In that time, supporters such as Archbishop Desmond Tutu have framed divestment from fossil fuels as a moral imperative – like the anti-apartheid movement of a generation ago.
“Climate change is the human rights challenge of our time. We can no longer continue feeding our addiction to fossil fuels as if there is no tomorrow, for there will be no tomorrow,” Tutu said in a video address.
The Rockefeller Brothers Fund over the years has been a big supporter of environmental causes, including to campaign groups opposed to fracking and the Keystone XL pipeline, which made for an awkward fit at times with its continued investment in oil and gas. The family plans to first divest from tar sands commitments.
A number of universities have also started to cut their ties with fossil fuel – with Stanford University dropping coal holdings from its $18bn endowment.
But divestment remains a hard sell. The University of California system said last week it would continue to hold on to fossil fuels. Harvard University has also resisted pressure from faculty and students to divest – although Yale has said it will look into whether renewable energy offers a better bet in the long run.
“In the last great divestment campaign, Harvard said no before it said yes. I think it’s just a matter of time,” Dorsey said. “Unlike with the anti-apartheid movement, this is not just an ethical issue. There is a powerful financial reason as well.”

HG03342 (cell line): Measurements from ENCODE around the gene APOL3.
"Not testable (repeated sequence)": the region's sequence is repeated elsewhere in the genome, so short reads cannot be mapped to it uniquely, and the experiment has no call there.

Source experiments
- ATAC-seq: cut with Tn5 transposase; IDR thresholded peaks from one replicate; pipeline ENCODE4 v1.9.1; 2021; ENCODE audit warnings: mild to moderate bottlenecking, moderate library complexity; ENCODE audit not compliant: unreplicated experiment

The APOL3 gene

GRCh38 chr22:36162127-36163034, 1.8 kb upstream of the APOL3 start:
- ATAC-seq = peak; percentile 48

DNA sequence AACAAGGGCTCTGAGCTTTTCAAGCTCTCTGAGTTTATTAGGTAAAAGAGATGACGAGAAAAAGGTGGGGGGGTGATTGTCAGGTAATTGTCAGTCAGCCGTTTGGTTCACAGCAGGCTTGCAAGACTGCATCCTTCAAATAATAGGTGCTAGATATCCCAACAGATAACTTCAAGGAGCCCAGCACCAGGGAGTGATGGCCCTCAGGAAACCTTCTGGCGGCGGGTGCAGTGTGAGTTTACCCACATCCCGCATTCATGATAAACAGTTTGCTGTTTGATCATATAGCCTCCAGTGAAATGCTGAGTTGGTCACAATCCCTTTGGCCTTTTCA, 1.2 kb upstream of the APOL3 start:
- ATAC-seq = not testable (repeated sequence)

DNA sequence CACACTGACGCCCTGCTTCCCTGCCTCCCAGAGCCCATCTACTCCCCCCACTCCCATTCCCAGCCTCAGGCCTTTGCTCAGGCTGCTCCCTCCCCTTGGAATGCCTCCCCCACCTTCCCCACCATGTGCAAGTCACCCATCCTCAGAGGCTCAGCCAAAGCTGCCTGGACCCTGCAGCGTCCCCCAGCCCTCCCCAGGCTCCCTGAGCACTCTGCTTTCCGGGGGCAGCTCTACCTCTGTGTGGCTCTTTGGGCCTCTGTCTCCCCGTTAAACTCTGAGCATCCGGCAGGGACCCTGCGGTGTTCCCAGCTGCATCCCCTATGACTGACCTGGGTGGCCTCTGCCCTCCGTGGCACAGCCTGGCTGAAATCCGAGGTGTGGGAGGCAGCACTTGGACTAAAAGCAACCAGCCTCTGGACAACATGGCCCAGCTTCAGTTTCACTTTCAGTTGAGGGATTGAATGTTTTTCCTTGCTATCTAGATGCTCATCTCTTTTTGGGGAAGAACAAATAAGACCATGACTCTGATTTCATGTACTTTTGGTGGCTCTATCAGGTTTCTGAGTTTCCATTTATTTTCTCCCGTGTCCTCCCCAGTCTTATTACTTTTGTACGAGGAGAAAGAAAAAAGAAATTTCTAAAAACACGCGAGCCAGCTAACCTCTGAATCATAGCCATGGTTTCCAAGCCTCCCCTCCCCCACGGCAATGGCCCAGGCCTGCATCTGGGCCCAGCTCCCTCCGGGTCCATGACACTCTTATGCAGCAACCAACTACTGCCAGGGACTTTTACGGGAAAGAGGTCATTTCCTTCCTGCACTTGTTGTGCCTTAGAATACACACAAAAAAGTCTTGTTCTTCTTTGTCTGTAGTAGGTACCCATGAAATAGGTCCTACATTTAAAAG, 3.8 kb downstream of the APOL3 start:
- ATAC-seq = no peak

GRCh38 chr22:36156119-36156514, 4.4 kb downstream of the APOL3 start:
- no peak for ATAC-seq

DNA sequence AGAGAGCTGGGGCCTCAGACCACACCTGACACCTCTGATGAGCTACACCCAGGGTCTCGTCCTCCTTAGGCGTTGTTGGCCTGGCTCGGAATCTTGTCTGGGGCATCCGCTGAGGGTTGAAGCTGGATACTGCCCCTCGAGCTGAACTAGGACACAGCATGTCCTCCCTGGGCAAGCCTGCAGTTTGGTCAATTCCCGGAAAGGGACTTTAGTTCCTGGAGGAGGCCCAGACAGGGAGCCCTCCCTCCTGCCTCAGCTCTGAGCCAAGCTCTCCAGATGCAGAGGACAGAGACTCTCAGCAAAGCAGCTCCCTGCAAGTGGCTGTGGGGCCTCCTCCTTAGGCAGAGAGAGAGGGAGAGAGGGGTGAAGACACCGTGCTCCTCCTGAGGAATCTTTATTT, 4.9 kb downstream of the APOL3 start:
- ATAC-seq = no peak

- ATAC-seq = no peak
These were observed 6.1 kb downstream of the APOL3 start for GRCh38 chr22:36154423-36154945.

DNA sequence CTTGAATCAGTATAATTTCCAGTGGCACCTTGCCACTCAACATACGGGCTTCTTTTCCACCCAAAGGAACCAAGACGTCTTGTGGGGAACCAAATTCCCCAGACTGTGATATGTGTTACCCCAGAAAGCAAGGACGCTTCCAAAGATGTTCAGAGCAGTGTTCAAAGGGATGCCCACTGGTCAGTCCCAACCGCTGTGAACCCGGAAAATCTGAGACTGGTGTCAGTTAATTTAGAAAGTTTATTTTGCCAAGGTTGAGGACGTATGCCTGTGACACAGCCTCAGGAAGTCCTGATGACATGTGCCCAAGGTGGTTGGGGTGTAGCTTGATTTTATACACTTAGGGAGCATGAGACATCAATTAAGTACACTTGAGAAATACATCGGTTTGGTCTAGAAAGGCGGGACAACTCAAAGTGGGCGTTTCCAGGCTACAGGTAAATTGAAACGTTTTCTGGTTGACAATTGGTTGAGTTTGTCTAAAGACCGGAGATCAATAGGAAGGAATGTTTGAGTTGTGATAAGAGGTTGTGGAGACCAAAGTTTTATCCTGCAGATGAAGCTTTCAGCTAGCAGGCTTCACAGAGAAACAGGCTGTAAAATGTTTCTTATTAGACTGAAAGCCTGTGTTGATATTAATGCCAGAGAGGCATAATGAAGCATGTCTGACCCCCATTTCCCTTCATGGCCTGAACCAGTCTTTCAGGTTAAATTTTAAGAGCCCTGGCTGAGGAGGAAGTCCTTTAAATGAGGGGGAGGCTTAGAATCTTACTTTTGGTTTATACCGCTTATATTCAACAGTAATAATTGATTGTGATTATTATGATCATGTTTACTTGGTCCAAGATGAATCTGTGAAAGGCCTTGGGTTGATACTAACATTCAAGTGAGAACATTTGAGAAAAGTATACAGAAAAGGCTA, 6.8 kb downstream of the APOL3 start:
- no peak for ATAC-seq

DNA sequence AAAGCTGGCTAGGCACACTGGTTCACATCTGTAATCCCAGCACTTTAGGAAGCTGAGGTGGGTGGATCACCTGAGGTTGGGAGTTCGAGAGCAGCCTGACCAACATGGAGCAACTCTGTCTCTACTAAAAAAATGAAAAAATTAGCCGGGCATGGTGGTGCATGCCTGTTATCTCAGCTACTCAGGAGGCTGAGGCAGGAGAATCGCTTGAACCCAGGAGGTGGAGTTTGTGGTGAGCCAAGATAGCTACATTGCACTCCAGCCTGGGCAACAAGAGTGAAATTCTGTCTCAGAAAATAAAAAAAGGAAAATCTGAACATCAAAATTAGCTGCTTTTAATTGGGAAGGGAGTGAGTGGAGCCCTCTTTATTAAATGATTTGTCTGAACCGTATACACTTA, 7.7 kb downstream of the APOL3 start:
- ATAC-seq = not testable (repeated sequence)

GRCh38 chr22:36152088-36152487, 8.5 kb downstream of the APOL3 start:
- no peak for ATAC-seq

$5 Billion For Energy In Africa
The World Bank Group has committed $5 billion for energy projects in six African countries as part of US President Barack Obama’s Power Africa initiative.
The six beneficiary countries - Ethiopia, Ghana, Kenya, Liberia, Nigeria, and Tanzania - will receive support in the way of direct financing, investment guarantees and advisory services. "We think that the U.S. Power Africa initiative will play an extremely important role in achieving the goal of providing electricity for Africa," said World Bank Group President, Dr. Jim Yong Kim.
"The U.S. Government and the World Bank Group are working now on specific tasks and milestones which could help to achieve one quarter of Power Africa's goal of generating 10,000 megawatts of new power in Sub Saharan Africa."
Africa has some of the world’s most significant hydropower, geothermal, wind and solar potential, as well as oil and natural gas reserves; yet 600 million Africans have no access to electricity - one in three people. The lack of reliable electricity also impacts on 10 million small and medium-sized businesses.
In addition to building the plants to take advantage of these resources, regional cooperation is required to build the electricity transmission network
"We are working with African leaders and their development partners to create power pools in Africa’s East, West, Central, and Southern sub-regions," said the World Bank’s Vice President for Africa, Makhtar Diop
"Those countries with abundant geothermal, gas, hydro, solar, and wind resources can feed their excess power supply into a common pool, while neighboring states with less energy and generation capacity can benefit from this integrated approach to delivering electricity to their people".
Solar power is already making a positive impact in Africa. For example, in Mauritania, solar now provides 30 percent of the capital city's (Nouakchott's) needs; a level that should reach 50% in the next few years. A 30-MW wind farm is also in the pipeline that will bring Mauritania's renewable energy share to 45% of the country's total energy demand; including hydro.